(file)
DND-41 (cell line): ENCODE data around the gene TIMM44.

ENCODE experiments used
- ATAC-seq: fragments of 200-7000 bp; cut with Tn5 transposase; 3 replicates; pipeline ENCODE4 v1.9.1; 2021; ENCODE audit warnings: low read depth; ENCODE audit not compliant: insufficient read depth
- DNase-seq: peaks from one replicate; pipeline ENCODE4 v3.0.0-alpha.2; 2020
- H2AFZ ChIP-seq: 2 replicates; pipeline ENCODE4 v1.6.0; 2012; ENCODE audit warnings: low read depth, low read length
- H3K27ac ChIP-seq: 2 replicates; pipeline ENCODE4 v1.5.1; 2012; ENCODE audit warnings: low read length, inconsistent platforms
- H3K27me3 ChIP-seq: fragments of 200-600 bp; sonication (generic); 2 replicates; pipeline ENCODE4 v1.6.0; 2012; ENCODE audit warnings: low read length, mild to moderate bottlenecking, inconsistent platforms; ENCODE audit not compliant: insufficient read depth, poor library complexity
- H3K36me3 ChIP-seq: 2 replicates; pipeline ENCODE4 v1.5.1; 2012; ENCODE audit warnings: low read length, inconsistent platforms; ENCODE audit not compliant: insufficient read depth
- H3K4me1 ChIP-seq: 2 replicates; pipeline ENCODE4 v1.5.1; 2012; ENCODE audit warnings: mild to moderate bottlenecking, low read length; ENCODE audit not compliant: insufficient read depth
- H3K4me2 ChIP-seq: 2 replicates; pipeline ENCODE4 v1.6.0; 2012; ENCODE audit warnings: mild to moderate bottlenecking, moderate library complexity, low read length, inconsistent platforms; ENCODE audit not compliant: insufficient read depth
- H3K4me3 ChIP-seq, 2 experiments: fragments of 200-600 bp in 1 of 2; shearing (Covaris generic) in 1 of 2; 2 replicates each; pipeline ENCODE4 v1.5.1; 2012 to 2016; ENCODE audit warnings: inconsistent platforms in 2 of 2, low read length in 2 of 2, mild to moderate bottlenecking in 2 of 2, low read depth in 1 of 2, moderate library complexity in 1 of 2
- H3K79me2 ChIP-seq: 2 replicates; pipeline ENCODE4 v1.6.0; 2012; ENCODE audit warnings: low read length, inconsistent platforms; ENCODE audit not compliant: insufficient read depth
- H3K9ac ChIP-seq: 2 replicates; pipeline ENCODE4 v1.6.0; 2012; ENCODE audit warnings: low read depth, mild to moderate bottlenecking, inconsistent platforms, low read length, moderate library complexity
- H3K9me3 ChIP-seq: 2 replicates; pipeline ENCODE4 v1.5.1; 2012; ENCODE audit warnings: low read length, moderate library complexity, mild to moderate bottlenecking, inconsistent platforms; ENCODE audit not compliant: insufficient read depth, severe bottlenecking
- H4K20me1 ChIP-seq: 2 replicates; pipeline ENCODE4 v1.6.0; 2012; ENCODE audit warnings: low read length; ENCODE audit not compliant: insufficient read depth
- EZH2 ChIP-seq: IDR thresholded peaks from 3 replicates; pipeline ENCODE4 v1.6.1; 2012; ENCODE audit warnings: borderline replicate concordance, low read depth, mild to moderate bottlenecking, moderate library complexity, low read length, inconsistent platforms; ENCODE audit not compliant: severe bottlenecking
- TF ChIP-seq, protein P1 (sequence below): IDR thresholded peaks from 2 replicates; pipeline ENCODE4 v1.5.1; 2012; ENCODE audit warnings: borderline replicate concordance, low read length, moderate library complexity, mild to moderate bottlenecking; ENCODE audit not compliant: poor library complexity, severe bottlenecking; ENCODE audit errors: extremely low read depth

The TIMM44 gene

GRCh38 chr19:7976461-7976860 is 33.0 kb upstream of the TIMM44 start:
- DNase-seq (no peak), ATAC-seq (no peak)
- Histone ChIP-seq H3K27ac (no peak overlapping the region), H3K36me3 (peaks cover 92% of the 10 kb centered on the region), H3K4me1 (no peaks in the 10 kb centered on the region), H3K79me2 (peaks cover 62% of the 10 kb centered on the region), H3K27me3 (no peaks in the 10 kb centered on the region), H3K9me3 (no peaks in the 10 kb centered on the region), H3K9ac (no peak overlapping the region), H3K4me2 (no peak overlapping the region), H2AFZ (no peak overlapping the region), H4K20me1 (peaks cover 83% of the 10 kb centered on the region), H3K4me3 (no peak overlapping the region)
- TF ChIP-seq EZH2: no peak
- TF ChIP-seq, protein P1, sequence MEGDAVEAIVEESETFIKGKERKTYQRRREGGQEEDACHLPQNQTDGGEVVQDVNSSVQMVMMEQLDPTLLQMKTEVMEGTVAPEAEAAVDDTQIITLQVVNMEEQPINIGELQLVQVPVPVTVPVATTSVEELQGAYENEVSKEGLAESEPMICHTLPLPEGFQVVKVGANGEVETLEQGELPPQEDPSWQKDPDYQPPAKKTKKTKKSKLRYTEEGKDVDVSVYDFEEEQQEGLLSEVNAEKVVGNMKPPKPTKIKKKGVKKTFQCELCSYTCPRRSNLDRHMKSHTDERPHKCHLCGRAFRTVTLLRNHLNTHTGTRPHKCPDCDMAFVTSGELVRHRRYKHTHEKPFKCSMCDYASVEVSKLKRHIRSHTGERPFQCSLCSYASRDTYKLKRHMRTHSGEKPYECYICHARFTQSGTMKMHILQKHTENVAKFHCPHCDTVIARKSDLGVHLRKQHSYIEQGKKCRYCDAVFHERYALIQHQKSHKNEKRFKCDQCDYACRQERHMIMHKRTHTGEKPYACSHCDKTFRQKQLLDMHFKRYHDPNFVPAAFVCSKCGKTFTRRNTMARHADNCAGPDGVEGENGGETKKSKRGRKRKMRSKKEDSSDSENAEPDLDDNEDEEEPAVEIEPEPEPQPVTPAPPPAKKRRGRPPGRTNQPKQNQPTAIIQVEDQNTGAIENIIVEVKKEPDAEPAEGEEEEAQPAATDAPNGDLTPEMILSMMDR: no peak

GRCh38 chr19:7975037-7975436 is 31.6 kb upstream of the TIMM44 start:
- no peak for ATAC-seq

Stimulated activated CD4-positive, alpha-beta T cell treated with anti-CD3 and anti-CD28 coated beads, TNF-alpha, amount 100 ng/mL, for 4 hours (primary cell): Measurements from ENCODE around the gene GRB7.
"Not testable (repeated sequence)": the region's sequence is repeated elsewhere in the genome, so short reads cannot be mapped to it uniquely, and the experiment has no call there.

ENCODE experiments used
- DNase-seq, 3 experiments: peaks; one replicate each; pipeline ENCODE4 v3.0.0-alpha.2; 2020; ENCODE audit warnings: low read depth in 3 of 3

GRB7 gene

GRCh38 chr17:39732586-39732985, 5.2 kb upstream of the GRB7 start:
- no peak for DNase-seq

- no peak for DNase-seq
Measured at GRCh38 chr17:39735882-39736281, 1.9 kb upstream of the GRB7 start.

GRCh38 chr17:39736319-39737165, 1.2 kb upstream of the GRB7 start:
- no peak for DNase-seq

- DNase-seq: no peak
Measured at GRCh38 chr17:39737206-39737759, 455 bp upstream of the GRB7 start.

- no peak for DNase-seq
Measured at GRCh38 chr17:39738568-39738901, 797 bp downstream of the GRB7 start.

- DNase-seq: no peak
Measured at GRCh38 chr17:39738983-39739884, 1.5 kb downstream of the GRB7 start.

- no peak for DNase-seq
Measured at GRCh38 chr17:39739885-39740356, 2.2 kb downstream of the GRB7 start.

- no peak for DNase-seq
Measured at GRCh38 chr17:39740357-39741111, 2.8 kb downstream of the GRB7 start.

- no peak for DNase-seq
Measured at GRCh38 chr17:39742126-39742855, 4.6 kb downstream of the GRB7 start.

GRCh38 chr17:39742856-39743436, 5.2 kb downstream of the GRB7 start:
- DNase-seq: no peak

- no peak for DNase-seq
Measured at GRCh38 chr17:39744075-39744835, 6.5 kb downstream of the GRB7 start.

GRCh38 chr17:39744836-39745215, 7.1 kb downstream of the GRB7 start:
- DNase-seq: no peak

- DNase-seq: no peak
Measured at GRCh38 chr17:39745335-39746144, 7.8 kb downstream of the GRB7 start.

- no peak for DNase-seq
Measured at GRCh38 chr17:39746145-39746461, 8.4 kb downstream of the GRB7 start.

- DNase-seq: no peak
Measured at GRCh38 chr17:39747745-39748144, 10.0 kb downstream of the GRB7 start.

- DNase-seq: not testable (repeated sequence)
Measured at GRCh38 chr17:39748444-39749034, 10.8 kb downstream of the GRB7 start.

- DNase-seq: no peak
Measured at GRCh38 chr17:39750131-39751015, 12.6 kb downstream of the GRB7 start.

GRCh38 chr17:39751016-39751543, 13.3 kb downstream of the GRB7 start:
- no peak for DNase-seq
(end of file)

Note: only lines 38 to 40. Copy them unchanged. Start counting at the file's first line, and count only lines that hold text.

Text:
Measured at GRCh38 chr17:39737206-39737759, 455 bp upstream of the GRB7 start.

- no peak for DNase-seq
Measured at GRCh38 chr17:39738568-39738901, 797 bp downstream of the GRB7 start.